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| Date: Sun, 23 Jan 2005 23:08:44 -0800
| From: Per Bothner <per@xxxxxxxxxxx>
| > Program-vicinity is typically used to load pieces of programs at
| > what in Common-Lisp is called compile-time. But program-vicinity
| > is also used at run-time for locating the software license or
| > help text, for instance.
| That's not what srfi-59.html says:
| For a compiled system (with multiple files) this would be the
| directory where the object or executable files are.
Those ancillary resources get put in the same directory as (or a
subdirectory or peer of) where the compiled files go. One of the
reasons why I called it program-vicinity rather than source-vicinity
is that many programs distribute compiled or otherwise processed code
instead of source. Unix systems typically have program-vicinities
like /usr/lib/<program-name>/, /usr/share/<program-name>/,
/opt/<program-name>/, or /usr/local/lib/<program-name>/.
| > We would like to be able to call
| > program-vicinity at any point in the code and have it return the same
| > value as a top-level-captured vicinity. But to have it evaluated
| > during the load would require it be a read-syntax, wouldn't it?
| It can be regular syntax *iff* the Scheme reader annotates the
| resulting forms with line-number information, in some way or other.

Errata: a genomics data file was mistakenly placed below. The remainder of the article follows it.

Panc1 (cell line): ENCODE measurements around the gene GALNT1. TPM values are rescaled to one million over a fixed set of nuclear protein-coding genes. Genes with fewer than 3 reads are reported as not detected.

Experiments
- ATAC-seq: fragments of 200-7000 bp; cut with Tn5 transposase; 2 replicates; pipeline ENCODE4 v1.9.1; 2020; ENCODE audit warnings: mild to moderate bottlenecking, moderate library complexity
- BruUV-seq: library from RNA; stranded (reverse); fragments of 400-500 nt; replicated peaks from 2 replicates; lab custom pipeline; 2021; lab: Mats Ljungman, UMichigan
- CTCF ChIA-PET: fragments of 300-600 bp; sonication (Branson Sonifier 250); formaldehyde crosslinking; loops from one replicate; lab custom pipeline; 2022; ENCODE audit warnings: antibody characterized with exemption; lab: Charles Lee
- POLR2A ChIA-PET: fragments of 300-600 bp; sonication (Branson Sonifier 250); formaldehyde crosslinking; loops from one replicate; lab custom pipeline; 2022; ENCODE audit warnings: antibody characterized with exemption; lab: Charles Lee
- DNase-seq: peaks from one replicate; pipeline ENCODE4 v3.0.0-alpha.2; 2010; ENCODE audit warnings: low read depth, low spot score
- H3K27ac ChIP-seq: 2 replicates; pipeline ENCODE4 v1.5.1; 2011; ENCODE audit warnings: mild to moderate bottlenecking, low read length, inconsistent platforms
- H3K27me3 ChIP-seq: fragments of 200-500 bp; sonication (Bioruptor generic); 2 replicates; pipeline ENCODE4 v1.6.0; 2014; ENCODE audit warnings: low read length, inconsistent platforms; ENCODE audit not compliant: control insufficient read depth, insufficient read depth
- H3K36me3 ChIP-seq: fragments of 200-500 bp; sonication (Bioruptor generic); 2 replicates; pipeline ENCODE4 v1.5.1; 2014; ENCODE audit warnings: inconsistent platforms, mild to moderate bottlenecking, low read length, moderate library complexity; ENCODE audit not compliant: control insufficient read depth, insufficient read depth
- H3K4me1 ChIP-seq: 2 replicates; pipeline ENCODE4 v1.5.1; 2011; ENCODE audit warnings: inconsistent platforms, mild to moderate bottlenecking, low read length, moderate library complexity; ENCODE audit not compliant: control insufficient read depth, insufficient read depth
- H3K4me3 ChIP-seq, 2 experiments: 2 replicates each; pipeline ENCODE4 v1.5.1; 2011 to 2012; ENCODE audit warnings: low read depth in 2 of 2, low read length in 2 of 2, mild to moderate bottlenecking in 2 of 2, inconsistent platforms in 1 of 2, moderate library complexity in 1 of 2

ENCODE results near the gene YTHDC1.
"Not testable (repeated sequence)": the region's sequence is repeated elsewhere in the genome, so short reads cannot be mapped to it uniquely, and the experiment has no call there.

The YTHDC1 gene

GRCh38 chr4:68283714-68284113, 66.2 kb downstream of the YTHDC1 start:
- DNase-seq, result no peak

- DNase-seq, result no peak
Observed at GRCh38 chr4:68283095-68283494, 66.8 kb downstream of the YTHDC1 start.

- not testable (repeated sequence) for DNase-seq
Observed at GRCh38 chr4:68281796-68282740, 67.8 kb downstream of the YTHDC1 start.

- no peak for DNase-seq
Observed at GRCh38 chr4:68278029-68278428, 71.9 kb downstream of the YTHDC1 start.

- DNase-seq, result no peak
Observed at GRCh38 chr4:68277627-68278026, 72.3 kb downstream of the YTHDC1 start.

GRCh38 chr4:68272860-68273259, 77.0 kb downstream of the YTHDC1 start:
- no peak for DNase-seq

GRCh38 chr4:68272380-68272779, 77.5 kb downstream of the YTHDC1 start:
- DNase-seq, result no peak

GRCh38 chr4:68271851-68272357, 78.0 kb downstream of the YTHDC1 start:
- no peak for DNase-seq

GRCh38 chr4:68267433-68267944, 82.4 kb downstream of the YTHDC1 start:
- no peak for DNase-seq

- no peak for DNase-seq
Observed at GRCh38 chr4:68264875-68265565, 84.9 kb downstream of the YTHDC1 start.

?? SRFI-59 does not mention line-numbers.
| Some Schemes do - at least Chez Scheme, PLT Scheme, and Kawa. Any
| Scheme that can provide error diagnostics with a line-number needs
| some way of doing this.
| > Must source-vicinity be distinct from program-vcinity?
| Perhaps not, depending on how it is defined.
| (define (f) (source-vicinity))
| (define v (f))
| (load "f.scm")
| (load "g.scm")
| What is the value of v?
It is the pathname of the directory containing both "f.scm" and
| It should return "f.scm".
Not what SRFI-59 intended.
In SLIB it is *load-pathname* which contains the currently loading
pathname; but this is not an advertised interface.
| I do believe this is useful, for diagnostics.
What you describe seems to be the analog of ANSI-C __FILE__ and
__LINE__. These macros are not referentially transparent, so
read-syntax would seem to be necessary to implement them in Scheme.